“The thing that’s really interesting about sampling is that we all do it…. We’ll pick up a catch phrase, or we’ll hear a song and we might sing it again on the street…. And the technology has allowed us to be able to immediately go to those source thoughts, source ideas, source moments, and to actually work with them creatively…. You could say that humans are just sampling machines…. We all learn by taking in what we hear and see and trying to imitate it, and output it again. That’s how we learn to speak. That’s how we learn to paint and make music as well.” (Jeff Chang, Can’t Stop Won’t Stop)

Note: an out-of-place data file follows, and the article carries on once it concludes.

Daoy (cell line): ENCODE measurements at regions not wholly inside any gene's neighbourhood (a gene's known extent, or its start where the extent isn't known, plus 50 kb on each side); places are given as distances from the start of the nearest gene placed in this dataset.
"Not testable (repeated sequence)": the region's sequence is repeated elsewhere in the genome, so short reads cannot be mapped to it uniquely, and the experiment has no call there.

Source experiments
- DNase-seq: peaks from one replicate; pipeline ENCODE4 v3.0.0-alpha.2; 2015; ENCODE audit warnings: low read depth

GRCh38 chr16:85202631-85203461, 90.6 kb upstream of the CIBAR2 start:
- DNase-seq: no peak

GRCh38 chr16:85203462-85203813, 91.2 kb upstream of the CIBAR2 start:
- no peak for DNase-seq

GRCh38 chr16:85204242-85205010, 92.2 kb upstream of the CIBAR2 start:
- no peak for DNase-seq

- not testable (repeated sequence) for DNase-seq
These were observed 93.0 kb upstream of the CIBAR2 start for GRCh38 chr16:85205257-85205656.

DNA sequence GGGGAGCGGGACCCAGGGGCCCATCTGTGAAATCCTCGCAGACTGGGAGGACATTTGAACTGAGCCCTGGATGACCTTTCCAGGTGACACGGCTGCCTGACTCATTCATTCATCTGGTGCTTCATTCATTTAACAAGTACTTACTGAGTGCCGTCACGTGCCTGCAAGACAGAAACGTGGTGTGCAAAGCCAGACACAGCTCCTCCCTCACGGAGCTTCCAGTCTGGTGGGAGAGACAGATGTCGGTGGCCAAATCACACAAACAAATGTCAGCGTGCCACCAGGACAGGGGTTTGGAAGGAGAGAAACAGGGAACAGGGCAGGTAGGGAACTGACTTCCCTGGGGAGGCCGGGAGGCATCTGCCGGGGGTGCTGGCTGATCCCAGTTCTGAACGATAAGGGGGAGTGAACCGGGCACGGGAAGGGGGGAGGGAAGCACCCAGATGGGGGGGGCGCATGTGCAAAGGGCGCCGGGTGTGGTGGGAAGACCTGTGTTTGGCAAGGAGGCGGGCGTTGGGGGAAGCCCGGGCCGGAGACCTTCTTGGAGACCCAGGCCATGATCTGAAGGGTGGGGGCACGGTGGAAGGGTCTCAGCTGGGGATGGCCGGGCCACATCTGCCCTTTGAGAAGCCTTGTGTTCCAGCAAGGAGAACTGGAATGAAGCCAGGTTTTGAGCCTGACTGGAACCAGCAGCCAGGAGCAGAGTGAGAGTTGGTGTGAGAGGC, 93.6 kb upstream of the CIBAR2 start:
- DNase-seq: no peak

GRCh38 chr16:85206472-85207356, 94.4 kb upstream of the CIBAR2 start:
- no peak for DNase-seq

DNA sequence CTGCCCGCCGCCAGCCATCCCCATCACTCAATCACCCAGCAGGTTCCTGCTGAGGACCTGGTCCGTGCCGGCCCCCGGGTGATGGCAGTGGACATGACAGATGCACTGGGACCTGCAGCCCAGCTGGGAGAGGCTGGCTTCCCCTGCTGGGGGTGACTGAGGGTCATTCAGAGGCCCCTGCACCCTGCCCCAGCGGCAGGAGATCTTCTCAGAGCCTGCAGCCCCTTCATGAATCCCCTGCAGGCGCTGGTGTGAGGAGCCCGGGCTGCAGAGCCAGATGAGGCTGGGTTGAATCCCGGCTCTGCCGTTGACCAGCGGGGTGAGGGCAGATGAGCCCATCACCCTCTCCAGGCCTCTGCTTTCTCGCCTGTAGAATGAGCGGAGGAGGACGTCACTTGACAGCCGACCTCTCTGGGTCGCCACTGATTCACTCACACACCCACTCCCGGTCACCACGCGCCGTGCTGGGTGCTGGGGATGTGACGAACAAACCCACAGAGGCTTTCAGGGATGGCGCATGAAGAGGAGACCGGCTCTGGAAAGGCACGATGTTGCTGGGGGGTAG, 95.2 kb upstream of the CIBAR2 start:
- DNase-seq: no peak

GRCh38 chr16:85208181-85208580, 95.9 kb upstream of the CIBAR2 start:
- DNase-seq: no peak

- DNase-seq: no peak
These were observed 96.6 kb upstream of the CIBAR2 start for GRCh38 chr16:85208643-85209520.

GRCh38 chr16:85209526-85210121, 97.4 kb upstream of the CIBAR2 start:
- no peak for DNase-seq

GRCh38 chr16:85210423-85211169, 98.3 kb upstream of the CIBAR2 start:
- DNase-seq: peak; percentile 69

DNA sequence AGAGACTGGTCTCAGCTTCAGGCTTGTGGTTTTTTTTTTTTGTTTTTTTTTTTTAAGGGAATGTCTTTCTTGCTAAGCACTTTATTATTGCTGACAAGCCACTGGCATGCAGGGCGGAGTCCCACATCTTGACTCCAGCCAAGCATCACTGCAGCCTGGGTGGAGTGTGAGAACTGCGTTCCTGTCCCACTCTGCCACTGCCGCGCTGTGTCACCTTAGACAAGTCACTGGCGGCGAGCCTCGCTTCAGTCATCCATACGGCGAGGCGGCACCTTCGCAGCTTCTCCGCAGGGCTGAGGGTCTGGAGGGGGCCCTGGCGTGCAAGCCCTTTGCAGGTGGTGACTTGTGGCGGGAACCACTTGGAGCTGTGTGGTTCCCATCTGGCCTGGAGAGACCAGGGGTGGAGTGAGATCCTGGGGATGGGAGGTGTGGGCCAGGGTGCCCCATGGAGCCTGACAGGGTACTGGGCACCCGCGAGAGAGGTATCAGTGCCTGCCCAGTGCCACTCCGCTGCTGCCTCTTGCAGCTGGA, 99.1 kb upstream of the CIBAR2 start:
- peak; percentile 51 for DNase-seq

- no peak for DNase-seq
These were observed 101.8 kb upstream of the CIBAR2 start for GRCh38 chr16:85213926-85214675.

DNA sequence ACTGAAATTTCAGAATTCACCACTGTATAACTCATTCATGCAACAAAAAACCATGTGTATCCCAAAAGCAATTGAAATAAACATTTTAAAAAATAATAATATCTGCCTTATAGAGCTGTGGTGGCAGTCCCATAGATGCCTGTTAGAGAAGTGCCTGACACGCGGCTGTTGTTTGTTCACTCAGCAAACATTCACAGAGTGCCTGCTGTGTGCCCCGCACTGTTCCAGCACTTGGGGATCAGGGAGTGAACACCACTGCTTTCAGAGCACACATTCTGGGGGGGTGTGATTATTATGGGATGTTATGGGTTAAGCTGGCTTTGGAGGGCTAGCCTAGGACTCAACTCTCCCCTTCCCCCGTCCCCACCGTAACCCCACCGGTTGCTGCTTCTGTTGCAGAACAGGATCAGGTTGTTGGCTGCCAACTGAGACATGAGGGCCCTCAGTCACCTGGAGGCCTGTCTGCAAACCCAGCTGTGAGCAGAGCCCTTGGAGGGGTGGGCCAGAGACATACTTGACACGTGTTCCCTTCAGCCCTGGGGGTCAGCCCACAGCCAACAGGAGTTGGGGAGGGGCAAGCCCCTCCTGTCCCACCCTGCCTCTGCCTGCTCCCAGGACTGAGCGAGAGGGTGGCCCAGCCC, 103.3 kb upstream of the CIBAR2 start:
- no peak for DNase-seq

This paper explores the mash-up, a composition created by blending two or more pre-recorded songs; usually the vocal track of one song over the instrumental track of another. Utilizing Danger Mouse’s 2004 record, The Grey Album, which “mashed” vocal performances from Jay-Z’s The Black Album against instrumentals from The Beatles’ White Album, this paper delves into the legal copyright implications that mash-ups, and more specifically, digital sampling have created.